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Live Culture: Looking for a new employee?

Live Culture's Logo

A little homage to the sustainability tip this morning.  After a quick Google news check, I found a write-up today about Anya Fernald in the NY Times blog about the Nifty 50, highlighting America’s up-and-coming talent.  Two questions immediately came to mind:

– Why am I not on this list?

– Who is Anya Fernald?
While the answer to the first question continues to elude me, the second was quickly answered in the linked article.  Anya (we’re on a first-name basis since I’m a casual guy) is a food consultant who founded Live Culture, which helps companies trying to move to a more eco-friendly/sustainable food.

From the company’s website:

“Anya Fernald founded Live Culture Company in 2008 with the goal of supporting the development of viable, thriving food businesses that produce good food. Live Culture Company has built a strong track record of creating market-based change, overcoming complex infrastructure and organizational challenges, and business planning and has emerged as a unique service provider at the intersection of artisan, sustainable and quality food and business consulting.”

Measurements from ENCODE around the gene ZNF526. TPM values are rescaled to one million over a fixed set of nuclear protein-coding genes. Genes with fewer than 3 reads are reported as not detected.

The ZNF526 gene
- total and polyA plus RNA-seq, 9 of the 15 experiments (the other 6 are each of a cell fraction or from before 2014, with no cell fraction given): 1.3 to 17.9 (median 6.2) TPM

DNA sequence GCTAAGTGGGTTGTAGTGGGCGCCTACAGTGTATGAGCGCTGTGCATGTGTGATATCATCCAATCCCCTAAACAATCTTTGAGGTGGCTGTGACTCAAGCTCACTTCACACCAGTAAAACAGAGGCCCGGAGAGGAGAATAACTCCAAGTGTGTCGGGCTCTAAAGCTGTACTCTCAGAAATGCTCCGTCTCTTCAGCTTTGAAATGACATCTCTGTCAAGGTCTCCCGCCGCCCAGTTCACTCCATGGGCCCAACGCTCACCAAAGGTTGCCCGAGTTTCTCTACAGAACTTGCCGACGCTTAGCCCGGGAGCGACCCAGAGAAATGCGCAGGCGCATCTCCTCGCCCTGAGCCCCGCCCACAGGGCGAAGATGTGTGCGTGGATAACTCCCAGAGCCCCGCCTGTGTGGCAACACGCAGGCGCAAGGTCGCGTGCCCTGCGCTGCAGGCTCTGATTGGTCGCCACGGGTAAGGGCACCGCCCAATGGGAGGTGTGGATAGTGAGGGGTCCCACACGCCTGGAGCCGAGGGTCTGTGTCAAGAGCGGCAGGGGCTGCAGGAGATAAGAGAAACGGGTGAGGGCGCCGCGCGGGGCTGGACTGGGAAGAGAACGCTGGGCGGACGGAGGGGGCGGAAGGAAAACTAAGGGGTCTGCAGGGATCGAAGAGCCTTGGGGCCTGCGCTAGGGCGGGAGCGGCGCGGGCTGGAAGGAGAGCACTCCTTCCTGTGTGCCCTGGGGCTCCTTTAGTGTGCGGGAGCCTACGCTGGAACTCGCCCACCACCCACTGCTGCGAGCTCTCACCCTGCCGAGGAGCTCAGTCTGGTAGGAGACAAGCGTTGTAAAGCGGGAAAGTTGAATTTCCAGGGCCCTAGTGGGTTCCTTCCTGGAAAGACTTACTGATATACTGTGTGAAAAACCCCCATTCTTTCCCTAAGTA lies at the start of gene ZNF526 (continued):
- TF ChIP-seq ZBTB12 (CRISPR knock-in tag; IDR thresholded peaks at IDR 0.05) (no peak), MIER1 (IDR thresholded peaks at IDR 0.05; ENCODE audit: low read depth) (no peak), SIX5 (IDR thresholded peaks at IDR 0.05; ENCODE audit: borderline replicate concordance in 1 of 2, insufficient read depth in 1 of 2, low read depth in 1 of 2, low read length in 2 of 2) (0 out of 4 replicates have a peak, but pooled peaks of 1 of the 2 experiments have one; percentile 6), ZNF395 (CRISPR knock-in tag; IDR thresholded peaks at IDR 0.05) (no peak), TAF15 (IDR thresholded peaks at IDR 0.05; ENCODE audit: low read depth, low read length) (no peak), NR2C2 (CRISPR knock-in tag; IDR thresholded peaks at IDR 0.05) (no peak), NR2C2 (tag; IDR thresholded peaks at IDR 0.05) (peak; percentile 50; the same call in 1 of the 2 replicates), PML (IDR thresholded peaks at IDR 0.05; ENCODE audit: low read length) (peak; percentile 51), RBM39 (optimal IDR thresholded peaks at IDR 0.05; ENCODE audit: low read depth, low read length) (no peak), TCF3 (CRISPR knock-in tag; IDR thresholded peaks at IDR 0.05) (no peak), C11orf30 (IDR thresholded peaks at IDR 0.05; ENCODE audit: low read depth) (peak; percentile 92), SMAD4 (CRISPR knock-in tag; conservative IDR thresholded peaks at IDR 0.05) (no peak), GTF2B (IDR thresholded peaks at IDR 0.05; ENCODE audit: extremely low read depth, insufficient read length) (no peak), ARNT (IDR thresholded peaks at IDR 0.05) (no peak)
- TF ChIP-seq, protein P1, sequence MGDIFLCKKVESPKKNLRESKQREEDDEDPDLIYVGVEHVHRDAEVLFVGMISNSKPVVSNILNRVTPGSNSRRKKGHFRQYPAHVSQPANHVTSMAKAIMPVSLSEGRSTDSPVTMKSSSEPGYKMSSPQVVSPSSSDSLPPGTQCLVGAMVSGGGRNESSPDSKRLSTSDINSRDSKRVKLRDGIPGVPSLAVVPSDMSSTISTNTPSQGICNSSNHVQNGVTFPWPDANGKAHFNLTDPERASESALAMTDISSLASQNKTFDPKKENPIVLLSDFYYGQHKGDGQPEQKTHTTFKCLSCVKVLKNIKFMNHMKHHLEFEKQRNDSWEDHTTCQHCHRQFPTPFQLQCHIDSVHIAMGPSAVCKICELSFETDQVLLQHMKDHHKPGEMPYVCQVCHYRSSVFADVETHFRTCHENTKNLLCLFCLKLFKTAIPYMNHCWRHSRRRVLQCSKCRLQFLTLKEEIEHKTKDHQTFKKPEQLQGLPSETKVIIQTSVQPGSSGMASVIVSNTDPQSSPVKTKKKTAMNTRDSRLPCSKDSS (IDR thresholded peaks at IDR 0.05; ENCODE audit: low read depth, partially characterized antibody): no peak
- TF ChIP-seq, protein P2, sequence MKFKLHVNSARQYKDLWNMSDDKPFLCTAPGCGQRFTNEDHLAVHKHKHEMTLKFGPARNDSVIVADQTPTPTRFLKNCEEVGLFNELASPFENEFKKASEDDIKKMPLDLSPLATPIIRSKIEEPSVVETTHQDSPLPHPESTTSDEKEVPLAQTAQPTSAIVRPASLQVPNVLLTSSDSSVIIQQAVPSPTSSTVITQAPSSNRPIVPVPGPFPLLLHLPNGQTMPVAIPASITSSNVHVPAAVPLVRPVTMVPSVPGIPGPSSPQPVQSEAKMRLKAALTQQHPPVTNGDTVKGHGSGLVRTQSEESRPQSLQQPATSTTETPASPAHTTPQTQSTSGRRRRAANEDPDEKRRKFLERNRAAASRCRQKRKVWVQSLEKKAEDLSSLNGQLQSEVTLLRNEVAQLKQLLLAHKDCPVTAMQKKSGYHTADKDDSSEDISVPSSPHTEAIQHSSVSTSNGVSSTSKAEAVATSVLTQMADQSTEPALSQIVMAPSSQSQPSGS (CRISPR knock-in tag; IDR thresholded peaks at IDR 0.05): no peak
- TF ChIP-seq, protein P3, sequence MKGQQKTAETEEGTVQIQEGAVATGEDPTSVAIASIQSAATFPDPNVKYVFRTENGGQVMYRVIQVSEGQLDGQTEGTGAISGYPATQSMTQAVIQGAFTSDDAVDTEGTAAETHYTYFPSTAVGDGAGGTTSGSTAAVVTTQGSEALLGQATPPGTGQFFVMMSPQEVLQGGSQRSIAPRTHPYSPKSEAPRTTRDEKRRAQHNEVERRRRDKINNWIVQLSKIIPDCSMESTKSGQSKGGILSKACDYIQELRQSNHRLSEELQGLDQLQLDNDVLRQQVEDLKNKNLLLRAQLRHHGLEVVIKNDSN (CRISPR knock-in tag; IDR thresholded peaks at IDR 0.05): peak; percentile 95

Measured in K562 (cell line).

Awesome stuff.

This is the type of independent, small business that will prove to be influential (and profitable) in the coming years, particularly in this space.  These experts will be in higher demand as consumers start to not only request, but require, more knowledge about where their food is coming from and how it impacts the environment.  And these consumers tend to have deeper pockets, meaning all of this good work can lead to big profits.

Based on the client roster at Live Culture, it looks like the biggest market niche remains in smaller-scale producers and companies.  This is the beginning of the riptide, however, as the larger companies start to take notice.  It looks like the consultancy also is equipped to handle the more complex business realities associated with sourcing locally grown and sustainable food.  Even with innovators like Anya, I still struggle with the question, “how is the industry really going to change?”